At church there are also distinct male and female roles. Religious services are always conducted by male ministers or bishops. The women prepare a meal served after the service. Men and women will eat and socialize at the gathering in separate areas. During rumspringa (which loosely translates to “running around”), young people, generally ages 16- 21, gather in coed gangs and socialize away from home, before they decide whether to get baptized and join the church. Although some experience alcohol, ride in cars and carouse around, nearly ninety percent will stay with their Amish community.
    In 1948, seventy-five year old Bishop Samuel Hochstetler was sentenced to six months for chaining his forty-one year old mentally ill daughter to her bed whenever he left home, for her  safety (Nolt 133). Mennonites, an Amish sect able to attend college, have used their education to help open mental health facilities to help Amish members with grief or other issues. In Lancaster County, a “People Helpers Movement” is also working to involve ministers in addressing mental illness.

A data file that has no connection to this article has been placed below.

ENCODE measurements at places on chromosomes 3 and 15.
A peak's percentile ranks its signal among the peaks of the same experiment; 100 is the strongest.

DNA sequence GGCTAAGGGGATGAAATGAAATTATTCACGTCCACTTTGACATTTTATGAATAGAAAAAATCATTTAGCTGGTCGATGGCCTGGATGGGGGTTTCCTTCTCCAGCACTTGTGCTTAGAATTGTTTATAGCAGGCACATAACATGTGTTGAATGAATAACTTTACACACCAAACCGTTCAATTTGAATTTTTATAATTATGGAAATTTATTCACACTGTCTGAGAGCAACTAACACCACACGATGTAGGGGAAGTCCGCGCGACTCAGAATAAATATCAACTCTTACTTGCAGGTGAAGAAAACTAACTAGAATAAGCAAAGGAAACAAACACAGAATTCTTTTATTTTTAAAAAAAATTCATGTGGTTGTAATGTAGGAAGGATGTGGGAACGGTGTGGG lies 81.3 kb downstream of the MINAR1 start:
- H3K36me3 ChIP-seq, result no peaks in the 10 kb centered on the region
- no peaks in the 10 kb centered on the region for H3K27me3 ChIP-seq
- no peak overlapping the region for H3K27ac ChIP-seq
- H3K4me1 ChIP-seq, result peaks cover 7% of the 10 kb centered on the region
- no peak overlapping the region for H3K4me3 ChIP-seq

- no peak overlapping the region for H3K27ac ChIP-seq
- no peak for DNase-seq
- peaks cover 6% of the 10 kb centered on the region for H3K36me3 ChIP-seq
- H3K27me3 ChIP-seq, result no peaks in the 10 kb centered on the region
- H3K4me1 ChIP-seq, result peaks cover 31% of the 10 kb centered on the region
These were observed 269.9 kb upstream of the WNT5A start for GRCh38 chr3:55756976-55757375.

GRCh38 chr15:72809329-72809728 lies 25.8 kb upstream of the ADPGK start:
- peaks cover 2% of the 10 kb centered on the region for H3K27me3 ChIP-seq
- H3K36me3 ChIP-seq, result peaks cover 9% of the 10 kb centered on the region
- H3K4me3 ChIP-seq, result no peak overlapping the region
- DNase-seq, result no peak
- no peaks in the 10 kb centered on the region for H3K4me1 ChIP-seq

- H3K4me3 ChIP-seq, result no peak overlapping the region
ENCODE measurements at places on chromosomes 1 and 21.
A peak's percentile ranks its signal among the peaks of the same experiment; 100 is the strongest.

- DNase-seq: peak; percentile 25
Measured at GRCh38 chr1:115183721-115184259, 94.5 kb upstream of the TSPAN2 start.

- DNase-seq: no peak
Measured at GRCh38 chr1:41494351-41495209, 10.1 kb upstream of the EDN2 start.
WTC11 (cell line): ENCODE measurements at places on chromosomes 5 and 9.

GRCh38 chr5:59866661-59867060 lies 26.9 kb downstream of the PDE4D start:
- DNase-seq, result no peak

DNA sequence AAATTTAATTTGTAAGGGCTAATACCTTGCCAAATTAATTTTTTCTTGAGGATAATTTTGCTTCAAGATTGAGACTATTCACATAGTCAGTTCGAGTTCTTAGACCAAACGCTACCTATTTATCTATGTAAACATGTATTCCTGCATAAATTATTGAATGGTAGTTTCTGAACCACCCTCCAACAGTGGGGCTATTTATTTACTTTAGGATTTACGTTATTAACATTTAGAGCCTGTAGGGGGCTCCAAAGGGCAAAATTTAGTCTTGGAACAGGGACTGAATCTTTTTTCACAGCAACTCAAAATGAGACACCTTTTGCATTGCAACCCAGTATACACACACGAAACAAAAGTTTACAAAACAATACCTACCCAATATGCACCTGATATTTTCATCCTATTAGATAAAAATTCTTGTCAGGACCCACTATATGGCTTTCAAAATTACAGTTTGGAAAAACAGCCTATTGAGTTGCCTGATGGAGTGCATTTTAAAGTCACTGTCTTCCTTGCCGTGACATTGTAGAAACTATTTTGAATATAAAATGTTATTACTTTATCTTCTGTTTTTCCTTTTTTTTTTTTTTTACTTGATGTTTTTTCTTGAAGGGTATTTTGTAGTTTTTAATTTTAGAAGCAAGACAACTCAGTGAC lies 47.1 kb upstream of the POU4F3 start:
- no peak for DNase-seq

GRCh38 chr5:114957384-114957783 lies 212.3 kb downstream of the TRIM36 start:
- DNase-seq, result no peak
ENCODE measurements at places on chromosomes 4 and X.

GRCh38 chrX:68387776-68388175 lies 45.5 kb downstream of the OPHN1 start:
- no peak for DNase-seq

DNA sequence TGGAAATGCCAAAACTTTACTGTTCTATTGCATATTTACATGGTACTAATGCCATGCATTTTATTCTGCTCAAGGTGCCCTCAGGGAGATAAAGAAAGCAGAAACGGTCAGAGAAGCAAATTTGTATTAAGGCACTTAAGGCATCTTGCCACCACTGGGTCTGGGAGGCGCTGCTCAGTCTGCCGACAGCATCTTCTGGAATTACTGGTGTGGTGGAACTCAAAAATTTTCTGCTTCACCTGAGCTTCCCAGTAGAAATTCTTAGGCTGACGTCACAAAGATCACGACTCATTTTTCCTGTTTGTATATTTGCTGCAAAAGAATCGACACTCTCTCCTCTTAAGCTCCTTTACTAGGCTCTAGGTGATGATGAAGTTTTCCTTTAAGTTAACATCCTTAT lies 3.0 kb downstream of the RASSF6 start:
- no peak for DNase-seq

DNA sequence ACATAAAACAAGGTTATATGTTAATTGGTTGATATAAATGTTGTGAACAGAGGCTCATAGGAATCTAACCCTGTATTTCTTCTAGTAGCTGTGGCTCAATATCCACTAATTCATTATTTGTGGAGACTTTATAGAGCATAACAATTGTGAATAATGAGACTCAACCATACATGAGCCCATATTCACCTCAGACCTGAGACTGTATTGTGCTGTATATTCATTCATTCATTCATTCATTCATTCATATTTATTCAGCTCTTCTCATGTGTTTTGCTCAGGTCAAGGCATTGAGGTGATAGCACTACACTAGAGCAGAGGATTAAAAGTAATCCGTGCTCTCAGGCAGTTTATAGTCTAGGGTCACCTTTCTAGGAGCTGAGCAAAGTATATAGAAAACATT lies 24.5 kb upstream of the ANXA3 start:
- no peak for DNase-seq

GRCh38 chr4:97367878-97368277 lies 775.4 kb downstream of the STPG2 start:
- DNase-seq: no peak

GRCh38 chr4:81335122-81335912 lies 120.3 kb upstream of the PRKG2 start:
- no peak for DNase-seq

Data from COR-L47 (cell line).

With farm prices down or less farms available, some twenty-first century Amish have opened their own businesses, selling everything from custom made quilts and shoo-fly pie to dry goods and cabinetry. Since they only receive eight years of education, some can experience financial difficulties. Thirty-six year old Amish father Marlin Hostetler was laid off from his RV factory job, requiring him to accept a low paid furniture store position. He was later rehired by the factory, but then owed twenty-five thousand in credit card debt (Raley 721).

D. J. Ann Mathews, MS

“Amish.” Encyclopedia Americana. International ed. Vol. 1.2005. Print. 30 vols.
Castillo, Linda. Breaking Silence. Waterville: Thorndike Press, 2011. Print.
Frey, J. William.“Pennsylvania Dutch.” Encyclopedia Americana. International ed. Vol. 21.
    2005. Print. 30 vols.